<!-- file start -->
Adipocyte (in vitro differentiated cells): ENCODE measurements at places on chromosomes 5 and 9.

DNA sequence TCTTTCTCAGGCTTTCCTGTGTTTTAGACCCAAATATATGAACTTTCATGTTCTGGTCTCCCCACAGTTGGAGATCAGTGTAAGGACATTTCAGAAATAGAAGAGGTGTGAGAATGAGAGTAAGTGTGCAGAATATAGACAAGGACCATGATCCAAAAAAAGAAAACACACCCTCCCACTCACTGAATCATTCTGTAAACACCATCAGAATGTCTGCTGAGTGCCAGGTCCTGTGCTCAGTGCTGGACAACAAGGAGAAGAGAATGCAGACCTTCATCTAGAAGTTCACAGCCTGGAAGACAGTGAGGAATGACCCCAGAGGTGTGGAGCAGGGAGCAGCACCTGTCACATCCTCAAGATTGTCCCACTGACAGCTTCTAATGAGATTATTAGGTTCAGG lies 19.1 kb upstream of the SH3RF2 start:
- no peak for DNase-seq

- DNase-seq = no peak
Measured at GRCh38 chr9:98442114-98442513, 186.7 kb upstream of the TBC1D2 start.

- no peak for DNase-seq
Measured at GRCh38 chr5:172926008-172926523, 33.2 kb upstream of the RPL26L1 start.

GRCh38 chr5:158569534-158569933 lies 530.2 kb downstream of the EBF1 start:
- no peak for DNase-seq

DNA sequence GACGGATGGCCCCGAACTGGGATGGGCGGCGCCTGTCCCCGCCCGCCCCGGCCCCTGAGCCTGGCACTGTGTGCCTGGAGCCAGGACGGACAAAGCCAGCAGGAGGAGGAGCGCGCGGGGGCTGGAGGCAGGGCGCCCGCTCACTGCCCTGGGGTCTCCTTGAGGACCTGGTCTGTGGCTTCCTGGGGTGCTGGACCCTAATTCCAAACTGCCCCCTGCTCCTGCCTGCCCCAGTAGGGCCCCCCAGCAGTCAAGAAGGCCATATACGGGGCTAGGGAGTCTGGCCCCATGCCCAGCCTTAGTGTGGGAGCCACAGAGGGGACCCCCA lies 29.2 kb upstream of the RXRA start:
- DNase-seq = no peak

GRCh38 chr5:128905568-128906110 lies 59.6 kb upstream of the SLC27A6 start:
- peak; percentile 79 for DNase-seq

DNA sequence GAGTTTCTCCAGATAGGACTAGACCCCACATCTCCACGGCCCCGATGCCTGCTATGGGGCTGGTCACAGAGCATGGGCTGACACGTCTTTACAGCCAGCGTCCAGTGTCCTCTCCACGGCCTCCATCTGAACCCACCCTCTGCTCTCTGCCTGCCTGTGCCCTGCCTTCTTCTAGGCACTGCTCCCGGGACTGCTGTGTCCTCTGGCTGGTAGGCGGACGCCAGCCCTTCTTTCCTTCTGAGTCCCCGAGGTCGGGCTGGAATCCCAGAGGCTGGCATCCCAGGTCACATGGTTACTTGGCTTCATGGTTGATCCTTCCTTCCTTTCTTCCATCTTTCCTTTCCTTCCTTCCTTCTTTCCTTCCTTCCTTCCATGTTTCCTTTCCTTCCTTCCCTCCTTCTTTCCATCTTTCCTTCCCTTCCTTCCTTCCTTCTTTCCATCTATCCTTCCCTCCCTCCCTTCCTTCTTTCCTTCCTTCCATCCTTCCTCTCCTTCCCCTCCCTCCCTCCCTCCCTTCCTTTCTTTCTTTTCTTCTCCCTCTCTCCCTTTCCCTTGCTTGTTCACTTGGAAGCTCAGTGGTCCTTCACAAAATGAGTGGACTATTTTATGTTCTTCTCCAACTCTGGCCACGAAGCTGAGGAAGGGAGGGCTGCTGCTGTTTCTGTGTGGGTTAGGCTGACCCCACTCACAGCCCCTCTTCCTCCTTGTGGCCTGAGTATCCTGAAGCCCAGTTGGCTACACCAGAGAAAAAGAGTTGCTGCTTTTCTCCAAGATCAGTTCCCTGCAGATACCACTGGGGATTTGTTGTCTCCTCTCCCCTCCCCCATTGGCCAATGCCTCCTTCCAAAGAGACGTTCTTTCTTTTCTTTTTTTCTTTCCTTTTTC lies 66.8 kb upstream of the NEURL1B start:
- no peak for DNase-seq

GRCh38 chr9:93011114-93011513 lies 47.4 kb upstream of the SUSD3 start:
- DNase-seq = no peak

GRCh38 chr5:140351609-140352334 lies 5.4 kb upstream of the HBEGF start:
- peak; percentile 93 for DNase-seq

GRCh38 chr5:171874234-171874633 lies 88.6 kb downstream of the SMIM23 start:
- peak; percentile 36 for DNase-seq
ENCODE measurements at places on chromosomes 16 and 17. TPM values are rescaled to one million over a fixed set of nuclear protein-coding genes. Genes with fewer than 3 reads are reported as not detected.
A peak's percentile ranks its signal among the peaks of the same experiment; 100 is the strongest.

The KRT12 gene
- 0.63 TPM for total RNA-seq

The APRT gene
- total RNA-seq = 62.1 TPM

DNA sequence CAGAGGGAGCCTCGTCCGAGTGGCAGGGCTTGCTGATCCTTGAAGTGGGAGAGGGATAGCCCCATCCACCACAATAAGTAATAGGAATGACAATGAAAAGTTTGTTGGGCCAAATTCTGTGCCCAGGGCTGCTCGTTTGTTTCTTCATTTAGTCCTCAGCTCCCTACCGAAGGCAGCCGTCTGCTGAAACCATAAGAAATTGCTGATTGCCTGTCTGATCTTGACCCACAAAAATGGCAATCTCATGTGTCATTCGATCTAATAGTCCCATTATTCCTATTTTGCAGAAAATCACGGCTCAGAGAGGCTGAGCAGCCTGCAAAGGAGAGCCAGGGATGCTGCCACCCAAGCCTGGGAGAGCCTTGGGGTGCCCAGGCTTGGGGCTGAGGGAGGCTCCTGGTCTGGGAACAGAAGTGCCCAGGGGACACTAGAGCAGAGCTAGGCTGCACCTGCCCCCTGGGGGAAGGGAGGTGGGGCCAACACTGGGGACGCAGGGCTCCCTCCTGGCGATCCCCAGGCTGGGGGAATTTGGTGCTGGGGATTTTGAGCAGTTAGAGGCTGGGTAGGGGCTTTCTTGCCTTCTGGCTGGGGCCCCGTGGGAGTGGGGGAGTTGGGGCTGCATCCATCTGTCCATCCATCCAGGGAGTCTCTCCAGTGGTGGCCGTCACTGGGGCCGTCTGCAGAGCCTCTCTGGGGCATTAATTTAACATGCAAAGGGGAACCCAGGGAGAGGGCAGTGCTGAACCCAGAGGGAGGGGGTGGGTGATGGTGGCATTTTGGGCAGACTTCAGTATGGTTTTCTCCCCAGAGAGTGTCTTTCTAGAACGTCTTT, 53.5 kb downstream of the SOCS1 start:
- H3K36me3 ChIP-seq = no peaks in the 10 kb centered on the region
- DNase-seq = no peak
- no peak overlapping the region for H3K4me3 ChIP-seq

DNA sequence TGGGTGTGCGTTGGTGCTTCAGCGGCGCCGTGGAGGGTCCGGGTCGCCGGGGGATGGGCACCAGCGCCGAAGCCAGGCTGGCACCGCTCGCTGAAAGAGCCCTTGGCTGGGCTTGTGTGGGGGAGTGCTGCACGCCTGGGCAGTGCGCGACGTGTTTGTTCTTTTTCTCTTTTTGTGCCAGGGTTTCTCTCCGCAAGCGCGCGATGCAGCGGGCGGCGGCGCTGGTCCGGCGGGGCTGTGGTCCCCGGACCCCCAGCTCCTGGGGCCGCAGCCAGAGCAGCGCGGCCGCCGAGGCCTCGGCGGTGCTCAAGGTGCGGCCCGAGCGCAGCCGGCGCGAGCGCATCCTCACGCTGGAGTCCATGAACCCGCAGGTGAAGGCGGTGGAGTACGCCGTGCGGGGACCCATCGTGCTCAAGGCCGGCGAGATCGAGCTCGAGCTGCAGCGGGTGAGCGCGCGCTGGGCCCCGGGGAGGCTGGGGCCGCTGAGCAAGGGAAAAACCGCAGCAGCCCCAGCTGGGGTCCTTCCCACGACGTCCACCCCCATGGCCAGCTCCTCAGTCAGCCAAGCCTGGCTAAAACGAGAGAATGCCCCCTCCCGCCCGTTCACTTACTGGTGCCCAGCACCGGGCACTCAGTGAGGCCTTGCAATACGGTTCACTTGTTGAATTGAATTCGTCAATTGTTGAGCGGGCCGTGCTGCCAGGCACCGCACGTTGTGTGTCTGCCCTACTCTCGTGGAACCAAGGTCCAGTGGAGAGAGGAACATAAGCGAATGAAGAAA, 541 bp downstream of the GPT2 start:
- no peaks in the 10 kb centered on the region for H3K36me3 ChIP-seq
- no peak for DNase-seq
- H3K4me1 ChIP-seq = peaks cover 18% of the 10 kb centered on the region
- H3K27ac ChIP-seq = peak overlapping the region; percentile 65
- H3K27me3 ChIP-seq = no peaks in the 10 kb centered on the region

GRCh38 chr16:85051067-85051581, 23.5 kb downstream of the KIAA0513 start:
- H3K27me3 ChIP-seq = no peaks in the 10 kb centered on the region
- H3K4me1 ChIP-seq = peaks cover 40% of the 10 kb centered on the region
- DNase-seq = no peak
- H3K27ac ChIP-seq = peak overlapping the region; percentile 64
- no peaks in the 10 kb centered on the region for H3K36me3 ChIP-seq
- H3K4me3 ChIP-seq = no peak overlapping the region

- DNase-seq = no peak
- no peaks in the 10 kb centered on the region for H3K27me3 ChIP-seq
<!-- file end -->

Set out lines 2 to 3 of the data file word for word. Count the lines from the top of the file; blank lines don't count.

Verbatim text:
DNA sequence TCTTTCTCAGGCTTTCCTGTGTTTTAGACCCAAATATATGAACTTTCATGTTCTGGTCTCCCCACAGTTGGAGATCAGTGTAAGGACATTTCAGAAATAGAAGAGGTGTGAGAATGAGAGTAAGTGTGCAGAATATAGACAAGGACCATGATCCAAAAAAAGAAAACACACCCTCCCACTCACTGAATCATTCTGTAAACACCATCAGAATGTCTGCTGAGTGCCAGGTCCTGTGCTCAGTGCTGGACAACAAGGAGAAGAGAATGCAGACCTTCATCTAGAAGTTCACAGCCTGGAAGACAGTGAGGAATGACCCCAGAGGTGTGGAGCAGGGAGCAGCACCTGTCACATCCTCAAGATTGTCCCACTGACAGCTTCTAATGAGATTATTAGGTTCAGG lies 19.1 kb upstream of the SH3RF2 start:
- no peak for DNase-seq